The Badminton World Federation has reported two allegations of attempted match-fixing to police authorities and has been cooperating fully in an ongoing investigation into these matters.
In June this year, the BWF was notified – under its Betting “Whistle Blower” System – by two players that they were approached and invited to conspire with other persons to fix badminton matches. The players declined to get involved in match fixing.
Acting upon legal advice, the BWF informed the appropriate police authorities of what they had been told, lodged a report and handed over related documents. Thereafter, the BWF informed the two players of what actions had been taken and that the matter is being investigated.
The person soliciting the players’ involvement is a person outside the badminton community and it is therefore not possible or legal for BWF to investigate this matter any further. Therefore, BWF has turned the case over to the appropriate police authorities, who have the necessary legal jurisdiction to investigate it and pursue any legal action.
Up until now, the BWF has opted not to publicise this situation in order not to compromise the ongoing police investigation or to prejudice any potential legal action. The players who reported the case have, however, unilaterally chosen to communicate details of the case to media and BWF has, as a reaction to this public approach, decided to provide this statement to explain the factual circumstances around the case. BWF does not want to disclose any names or further details around the case as a precaution regarding this investigation.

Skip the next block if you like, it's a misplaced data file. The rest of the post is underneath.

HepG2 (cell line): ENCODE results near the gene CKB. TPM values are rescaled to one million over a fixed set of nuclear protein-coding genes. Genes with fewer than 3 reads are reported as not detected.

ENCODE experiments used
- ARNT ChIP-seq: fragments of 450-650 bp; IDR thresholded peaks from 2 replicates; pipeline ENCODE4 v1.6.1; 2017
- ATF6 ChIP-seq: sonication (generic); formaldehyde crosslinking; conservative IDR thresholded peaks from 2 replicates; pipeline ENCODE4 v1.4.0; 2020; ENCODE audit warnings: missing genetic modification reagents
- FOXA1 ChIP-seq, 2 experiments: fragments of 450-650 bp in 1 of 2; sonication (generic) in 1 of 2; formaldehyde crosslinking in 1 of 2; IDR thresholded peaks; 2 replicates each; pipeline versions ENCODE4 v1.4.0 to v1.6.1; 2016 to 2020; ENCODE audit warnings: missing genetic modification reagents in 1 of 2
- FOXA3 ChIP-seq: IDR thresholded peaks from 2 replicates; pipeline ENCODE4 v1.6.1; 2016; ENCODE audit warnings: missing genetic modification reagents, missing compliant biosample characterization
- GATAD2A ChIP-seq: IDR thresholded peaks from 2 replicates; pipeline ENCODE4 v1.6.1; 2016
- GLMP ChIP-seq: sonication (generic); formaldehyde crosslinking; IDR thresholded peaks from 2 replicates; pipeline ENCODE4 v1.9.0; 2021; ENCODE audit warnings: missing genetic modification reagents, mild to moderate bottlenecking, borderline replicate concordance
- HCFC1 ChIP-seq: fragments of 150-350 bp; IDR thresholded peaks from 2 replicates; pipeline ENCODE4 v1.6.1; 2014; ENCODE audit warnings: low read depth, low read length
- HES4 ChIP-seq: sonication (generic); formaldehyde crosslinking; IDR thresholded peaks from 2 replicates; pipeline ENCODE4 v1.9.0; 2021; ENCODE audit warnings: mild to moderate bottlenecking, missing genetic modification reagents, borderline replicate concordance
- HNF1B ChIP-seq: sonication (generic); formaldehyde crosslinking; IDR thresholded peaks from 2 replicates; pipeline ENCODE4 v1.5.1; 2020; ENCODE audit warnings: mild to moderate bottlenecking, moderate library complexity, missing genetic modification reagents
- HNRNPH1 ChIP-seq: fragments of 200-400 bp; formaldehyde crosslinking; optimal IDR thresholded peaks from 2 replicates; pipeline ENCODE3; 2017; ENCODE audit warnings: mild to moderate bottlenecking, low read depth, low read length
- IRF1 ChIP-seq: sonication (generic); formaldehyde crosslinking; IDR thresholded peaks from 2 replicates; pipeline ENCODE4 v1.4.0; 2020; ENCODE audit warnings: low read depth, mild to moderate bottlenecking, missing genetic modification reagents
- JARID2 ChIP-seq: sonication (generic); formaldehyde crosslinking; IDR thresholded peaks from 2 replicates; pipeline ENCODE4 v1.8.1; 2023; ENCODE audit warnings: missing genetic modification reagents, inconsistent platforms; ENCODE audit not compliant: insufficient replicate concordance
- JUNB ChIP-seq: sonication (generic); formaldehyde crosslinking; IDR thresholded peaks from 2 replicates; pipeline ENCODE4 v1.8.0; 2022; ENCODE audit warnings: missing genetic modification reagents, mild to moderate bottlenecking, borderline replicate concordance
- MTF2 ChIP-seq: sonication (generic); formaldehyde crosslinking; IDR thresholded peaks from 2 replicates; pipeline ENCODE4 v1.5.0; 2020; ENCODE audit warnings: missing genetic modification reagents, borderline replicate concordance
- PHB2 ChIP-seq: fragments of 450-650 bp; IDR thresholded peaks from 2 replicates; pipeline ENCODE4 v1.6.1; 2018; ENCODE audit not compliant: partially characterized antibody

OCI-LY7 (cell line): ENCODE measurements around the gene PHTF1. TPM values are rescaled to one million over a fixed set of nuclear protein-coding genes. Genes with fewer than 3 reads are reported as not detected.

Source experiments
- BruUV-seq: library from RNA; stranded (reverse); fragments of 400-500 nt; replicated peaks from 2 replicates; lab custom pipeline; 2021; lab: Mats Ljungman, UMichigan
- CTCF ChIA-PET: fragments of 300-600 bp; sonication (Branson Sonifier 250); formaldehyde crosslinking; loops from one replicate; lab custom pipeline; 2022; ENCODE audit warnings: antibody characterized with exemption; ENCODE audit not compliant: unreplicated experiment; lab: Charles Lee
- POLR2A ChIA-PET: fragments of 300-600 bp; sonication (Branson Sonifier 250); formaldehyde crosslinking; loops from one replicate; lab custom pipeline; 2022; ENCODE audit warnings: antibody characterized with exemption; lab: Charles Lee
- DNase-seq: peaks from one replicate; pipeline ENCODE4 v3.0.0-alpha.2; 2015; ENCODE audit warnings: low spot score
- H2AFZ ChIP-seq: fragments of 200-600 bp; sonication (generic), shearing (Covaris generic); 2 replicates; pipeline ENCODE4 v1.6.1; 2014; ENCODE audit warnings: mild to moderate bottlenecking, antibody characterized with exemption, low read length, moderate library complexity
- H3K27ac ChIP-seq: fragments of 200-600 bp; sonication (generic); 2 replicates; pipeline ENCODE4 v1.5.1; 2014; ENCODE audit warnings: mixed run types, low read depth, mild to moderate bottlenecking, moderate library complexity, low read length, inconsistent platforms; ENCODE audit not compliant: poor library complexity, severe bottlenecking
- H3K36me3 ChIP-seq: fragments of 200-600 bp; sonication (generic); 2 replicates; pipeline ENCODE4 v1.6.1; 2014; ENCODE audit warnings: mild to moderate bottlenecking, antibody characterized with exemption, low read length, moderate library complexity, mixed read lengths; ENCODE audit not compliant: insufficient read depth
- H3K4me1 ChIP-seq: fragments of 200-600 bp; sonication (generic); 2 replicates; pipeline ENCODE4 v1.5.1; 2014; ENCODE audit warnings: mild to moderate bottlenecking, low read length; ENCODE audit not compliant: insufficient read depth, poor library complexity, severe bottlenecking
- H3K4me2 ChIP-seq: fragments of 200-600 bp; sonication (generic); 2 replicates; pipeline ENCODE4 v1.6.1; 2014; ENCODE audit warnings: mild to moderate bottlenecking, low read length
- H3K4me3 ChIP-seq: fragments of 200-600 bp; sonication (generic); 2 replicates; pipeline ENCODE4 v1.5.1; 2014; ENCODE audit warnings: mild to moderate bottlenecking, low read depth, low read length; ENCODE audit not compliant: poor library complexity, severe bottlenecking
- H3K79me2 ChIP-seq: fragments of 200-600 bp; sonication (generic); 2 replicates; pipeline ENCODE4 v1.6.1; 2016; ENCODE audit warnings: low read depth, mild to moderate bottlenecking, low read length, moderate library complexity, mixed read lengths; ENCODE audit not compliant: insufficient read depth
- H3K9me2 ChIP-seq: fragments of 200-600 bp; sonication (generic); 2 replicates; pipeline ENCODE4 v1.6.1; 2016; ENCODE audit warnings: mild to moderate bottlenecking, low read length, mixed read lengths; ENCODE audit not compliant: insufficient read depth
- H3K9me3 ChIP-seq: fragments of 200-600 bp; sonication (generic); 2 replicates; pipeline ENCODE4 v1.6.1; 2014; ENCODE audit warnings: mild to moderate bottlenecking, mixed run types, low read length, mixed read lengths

“BWF is very satisfied that the players who were contacted about the match-fixing offer completely rejected it and also reported the case through the BWF “Whistle Blower” System that has been set up precisely to handle such incidents,” said BWF President Poul-Erik Høyer.
“BWF is acutely aware of the threats around match fixing in general and that badminton, as well as other sports, can be targets for criminal activities related to illegal match fixing and illegal betting activities, which is a problem within our societies. It is, however, a very complex and sensitive area that may involve criminal syndicates which are not part of the badminton community, and as such match fixing becomes a matter for the police authorities. The BWF has offered our full cooperation and assistance to the police authorities to resolve this case.”
Stressing that BWF “takes all reports of match-fixing allegations absolutely seriously”, Høyer noted this topic is on the top of the international federation’s agenda and that BWF will always act in accordance with the law and BWF’s integrity principles on such issues.
“While BWF does not think it is advantageous for the resolution of this case that details have been publicised, we do view this as an opportunity to highlight even further to the badminton community that they must be aware of threats from external criminal sources.
“It is especially important that players are aware of the adverse effects of match fixing and that the only safe route is to reject any approaches from individuals soliciting their involvement in match fixing. Such activities are not only contrary to BWF’s integrity principles but also clearly pose risks to the safety of players who become entangled with criminal syndicates.”